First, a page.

In the wake of the failed South Vietnamese Operation Lam Son 719, the Hanoi leadership began discussing a possible offensive during the 19th Plenum of the Central Committee of the Vietnam Workers' Party in early 1971. By December, the Politburo had decided to launch a major offensive early in the following year. 1972 would be a U. S. presidential election year, the possibility of affecting the outcome was enticing and there was increasing anti-war sentiment among the population and government of the U. S. With American troop withdrawals, South Vietnamese forces were stretched to breaking point along a border of more than 600 miles and the poor performance of ARVN troops in the offensive into Laos promised an easy victory; this decision marked the end of three years of political infighting between two factions within the Politburo: those members grouped around Trường Chinh, who favored following the Chinese model of continued low-intensity guerrilla warfare and rebuilding the north and the "southern firsters" around Defense Minister Võ Nguyên Giáp, supported by First Party Secretary Lê Duẩn.
The failure of the Tet Offensive of 1968, had led to a downgrading of Giap's influence but the victory achieved over South Vietnamese forces during the Laotian incursion, brought Giap's strategy back into the ascendant. Lê Duẩn was given responsibility for planning the operation but Giap never rose to his former prominence, dealing chiefly with logistical matters and the approval of operational planning; the officer entrusted with the conduct of the offensive was the PAVN chief of staff, General Văn Tiến Dũng. The central questions became where and with what forces the offensive would be launched and what its goals were to be. North Vietnam had used the border regions of Laos and Cambodia as supply and manpower conduits for a decade and a demilitarized zone that separated the two Vietnams. There, the line of communication would be shortest and forces could be concentrated where "the enemy is weakest...violent attacks will disintegrate enemy forces...making it impossible for him to have enough troops to deploy elsewhere."
This was an important consideration, since the northern thrust would serve to divert South Vietnamese attention and resources, while two other attacks were to be launched: one into the central highlands, to cut the country in two and another eastwards from Cambodia to threaten Saigon. The offensive was given a title steeped in Vietnamese history. In 1773, the three Tây Sơn brothers united a Vietnam divided by social unrest; the youngest brother, Nguyễn Huệ defeated an invading Chinese army on the outskirts of Hanoi in 1788. The campaign employed the equivalent of 14 divisions but decisive victory was not part of the North Vietnamese strategy; the goals were much more limited. There was the distinct possibili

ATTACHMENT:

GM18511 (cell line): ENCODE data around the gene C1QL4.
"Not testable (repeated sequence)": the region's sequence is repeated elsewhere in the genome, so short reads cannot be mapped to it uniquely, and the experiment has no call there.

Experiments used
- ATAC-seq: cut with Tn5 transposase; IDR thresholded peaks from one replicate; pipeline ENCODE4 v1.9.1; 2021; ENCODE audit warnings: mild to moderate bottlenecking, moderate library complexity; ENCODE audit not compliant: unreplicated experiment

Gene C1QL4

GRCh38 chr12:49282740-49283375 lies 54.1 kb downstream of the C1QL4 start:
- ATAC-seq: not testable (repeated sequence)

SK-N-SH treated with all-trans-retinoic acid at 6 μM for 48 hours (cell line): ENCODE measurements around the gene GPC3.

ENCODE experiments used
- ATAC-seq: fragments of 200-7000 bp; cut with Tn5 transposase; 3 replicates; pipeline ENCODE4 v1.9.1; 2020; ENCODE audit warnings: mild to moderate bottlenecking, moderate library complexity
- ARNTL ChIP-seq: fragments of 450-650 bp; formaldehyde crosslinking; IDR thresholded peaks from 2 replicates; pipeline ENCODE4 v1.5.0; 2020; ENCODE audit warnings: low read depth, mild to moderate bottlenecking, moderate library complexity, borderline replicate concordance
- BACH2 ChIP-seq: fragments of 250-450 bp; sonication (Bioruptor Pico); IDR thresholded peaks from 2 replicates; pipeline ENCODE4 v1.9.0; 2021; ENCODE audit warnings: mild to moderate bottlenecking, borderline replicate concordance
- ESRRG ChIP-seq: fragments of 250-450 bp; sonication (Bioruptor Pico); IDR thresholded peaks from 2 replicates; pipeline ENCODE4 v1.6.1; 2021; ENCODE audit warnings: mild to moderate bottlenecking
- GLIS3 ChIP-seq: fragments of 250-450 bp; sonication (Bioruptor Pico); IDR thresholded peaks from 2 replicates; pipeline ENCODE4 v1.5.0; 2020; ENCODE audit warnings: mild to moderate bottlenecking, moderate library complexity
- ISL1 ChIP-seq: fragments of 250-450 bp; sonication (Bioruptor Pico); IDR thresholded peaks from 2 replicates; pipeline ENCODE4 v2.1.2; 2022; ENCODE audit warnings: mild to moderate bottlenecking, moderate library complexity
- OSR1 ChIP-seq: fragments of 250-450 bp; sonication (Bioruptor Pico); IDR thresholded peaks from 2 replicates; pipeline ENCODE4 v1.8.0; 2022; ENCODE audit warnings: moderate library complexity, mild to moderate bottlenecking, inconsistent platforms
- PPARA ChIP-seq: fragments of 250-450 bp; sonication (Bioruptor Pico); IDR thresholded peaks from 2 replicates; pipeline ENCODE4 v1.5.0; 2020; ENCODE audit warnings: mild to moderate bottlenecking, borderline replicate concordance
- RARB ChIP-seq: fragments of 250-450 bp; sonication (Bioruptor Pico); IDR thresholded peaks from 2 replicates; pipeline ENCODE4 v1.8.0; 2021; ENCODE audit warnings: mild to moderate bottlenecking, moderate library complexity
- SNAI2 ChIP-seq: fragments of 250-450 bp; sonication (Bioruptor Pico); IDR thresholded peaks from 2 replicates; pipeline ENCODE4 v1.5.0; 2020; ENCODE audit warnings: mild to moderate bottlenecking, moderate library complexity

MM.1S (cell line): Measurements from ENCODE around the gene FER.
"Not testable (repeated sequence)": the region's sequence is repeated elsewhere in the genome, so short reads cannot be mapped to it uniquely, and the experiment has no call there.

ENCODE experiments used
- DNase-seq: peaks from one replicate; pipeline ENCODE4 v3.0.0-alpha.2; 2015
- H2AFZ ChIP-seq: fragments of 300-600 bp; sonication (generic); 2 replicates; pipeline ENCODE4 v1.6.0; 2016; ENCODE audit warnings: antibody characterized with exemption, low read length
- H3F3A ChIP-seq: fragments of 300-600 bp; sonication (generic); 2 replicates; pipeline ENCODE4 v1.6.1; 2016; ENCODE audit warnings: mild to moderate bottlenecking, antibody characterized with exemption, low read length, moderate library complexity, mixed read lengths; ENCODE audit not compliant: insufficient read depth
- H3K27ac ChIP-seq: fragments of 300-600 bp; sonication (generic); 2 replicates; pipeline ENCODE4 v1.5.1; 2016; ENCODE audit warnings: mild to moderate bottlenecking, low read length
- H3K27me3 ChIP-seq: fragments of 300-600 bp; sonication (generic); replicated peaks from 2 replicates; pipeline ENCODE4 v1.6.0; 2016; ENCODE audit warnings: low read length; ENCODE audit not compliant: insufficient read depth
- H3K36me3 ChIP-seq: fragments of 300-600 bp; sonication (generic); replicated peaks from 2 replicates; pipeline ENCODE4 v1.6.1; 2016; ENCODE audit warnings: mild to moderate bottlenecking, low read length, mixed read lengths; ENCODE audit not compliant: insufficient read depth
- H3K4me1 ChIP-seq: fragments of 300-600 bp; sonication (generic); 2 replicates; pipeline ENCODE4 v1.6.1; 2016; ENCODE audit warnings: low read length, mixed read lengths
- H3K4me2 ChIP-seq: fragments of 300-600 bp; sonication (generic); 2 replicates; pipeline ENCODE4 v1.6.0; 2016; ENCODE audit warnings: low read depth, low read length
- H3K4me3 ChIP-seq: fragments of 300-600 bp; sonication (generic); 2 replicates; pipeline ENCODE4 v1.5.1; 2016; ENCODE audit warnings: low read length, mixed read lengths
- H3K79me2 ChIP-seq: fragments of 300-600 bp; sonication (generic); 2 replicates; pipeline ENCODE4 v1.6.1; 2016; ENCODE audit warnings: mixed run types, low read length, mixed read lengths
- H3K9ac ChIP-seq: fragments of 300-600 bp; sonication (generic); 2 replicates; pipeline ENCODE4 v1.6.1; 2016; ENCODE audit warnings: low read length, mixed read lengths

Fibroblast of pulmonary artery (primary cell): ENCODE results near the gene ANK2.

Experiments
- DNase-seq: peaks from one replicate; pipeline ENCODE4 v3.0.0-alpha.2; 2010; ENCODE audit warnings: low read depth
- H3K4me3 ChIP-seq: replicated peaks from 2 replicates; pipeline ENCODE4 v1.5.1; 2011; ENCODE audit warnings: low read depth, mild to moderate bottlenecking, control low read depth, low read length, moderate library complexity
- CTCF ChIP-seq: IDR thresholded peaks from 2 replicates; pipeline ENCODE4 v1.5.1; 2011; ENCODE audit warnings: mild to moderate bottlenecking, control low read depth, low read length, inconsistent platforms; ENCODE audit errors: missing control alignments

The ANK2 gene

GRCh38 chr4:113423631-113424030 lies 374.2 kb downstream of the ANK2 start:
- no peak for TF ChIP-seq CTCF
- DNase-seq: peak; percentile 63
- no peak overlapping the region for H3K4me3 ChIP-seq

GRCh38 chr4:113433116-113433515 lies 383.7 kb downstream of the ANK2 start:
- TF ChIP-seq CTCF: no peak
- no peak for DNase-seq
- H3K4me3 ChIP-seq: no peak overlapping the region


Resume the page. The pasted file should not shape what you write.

First Indochina War
The First Indochina War began in French Indochina on December 19, 1946, lasted until July 20, 1954. Fighting between French forces and their Việt Minh opponents in the south dated from September 1945; the conflict pitted a range of forces, including the French Union's French Far East Expeditionary Corps, led by France and supported by Bảo Đại's Vietnamese National Army against the Việt Minh, led by Ho Chi Minh and the People's Army of Vietnam led by Võ Nguyên Giáp. Most of the fighting took place in Tonkin in northern Vietnam, although the conflict engulfed the entire country and extended into the neighboring French Indochina protectorates of Laos and Cambodia. At the Potsdam Conference in July 1945, the Combined Chiefs of Staff decided that Indochina south of latitude 16° north was to be included in the Southeast Asia Command under British Admiral Mountbatten. Japanese forces located south of that line surrendered to him and those to the north surrendered to Generalissimo Chiang Kai-shek. In September 1945, Chinese forces entered Tonkin, a small British task force landed at Saigon.
The Chinese accepted the Vietnamese government under Ho Chi Minh in power in Hanoi. The British refused to do in Saigon, deferred to the French there from the outset, against the ostensible support of the Việt Minh authorities by American OSS representatives. On V-J Day, September 2, Ho Chi Minh had proclaimed in Hanoi the establishment of the Democratic Republic of Vietnam; the DRV ruled as the only civil government in all of Vietnam for a period of about 20 days, after the abdication of Emperor Bảo Đại, who had governed under Japanese rule. On 23 September 1945, with the knowledge of the British commander in Saigon, French forces overthrew the local DRV government, declared French authority restored in Cochinchina. Guerrilla warfare began around Saigon but the French retook control of the South and North of Indochina. Hô Chi Minh agreed to negotiate the future status of Vietnam, but the talks, held in France, failed to produce a solution. After over one year of latent conflict, all-out war broke out in December 1946 between French and Việt Minh forces as Hô and his government went underground.